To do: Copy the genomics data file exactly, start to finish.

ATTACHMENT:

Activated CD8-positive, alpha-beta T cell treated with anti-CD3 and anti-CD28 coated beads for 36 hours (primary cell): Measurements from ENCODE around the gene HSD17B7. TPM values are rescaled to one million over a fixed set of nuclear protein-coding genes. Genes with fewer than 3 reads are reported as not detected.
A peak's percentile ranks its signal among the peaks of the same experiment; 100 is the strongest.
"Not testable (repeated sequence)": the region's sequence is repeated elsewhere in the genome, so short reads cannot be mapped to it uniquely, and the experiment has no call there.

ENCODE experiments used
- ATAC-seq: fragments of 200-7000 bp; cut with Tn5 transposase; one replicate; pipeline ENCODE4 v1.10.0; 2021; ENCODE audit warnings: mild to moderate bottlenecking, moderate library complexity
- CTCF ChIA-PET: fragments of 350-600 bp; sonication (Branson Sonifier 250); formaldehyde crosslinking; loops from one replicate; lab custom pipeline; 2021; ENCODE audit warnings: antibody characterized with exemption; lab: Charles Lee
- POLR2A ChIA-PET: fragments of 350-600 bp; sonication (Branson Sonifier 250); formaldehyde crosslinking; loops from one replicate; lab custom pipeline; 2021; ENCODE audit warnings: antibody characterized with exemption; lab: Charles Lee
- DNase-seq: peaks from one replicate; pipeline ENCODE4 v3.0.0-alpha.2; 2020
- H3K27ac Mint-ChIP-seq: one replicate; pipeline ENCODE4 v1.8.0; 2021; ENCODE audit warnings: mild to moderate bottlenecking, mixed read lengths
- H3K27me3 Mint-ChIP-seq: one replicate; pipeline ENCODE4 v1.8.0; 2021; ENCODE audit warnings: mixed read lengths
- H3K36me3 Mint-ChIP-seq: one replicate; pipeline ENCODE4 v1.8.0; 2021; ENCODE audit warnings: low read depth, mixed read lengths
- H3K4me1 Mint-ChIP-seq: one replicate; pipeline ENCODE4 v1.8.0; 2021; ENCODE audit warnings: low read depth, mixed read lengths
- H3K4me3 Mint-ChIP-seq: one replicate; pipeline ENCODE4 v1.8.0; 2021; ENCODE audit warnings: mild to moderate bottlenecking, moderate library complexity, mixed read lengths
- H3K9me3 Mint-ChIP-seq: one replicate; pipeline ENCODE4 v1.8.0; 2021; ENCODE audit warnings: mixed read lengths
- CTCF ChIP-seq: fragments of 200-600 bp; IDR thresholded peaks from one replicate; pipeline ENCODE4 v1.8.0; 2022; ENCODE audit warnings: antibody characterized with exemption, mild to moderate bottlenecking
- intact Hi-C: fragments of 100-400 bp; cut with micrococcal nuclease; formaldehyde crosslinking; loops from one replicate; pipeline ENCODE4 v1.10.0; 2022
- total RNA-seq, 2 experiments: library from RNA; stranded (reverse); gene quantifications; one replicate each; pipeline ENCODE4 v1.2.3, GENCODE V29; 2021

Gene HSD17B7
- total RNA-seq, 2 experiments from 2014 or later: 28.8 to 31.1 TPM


Activated CD8-positive, alpha-beta T cell treated with anti-CD3 and anti-CD28 coated beads for 36 hours (primary cell): Measurements from ENCODE around the gene HSD17B7. TPM values are rescaled to one million over a fixed set of nuclear protein-coding genes. Genes with fewer than 3 reads are reported as not detected.
A peak's percentile ranks its signal among the peaks of the same experiment; 100 is the strongest.
"Not testable (repeated sequence)": the region's sequence is repeated elsewhere in the genome, so short reads cannot be mapped to it uniquely, and the experiment has no call there.

ENCODE experiments used
- ATAC-seq: fragments of 200-7000 bp; cut with Tn5 transposase; one replicate; pipeline ENCODE4 v1.10.0; 2021; ENCODE audit warnings: mild to moderate bottlenecking, moderate library complexity
- CTCF ChIA-PET: fragments of 350-600 bp; sonication (Branson Sonifier 250); formaldehyde crosslinking; loops from one replicate; lab custom pipeline; 2021; ENCODE audit warnings: antibody characterized with exemption; lab: Charles Lee
- POLR2A ChIA-PET: fragments of 350-600 bp; sonication (Branson Sonifier 250); formaldehyde crosslinking; loops from one replicate; lab custom pipeline; 2021; ENCODE audit warnings: antibody characterized with exemption; lab: Charles Lee
- DNase-seq: peaks from one replicate; pipeline ENCODE4 v3.0.0-alpha.2; 2020
- H3K27ac Mint-ChIP-seq: one replicate; pipeline ENCODE4 v1.8.0; 2021; ENCODE audit warnings: mild to moderate bottlenecking, mixed read lengths
- H3K27me3 Mint-ChIP-seq: one replicate; pipeline ENCODE4 v1.8.0; 2021; ENCODE audit warnings: mixed read lengths
- H3K36me3 Mint-ChIP-seq: one replicate; pipeline ENCODE4 v1.8.0; 2021; ENCODE audit warnings: low read depth, mixed read lengths
- H3K4me1 Mint-ChIP-seq: one replicate; pipeline ENCODE4 v1.8.0; 2021; ENCODE audit warnings: low read depth, mixed read lengths
- H3K4me3 Mint-ChIP-seq: one replicate; pipeline ENCODE4 v1.8.0; 2021; ENCODE audit warnings: mild to moderate bottlenecking, moderate library complexity, mixed read lengths
- H3K9me3 Mint-ChIP-seq: one replicate; pipeline ENCODE4 v1.8.0; 2021; ENCODE audit warnings: mixed read lengths
- CTCF ChIP-seq: fragments of 200-600 bp; IDR thresholded peaks from one replicate; pipeline ENCODE4 v1.8.0; 2022; ENCODE audit warnings: antibody characterized with exemption, mild to moderate bottlenecking
- intact Hi-C: fragments of 100-400 bp; cut with micrococcal nuclease; formaldehyde crosslinking; loops from one replicate; pipeline ENCODE4 v1.10.0; 2022
- total RNA-seq, 2 experiments: library from RNA; stranded (reverse); gene quantifications; one replicate each; pipeline ENCODE4 v1.2.3, GENCODE V29; 2021

Gene HSD17B7
- total RNA-seq, 2 experiments from 2014 or later: 28.8 to 31.1 TPM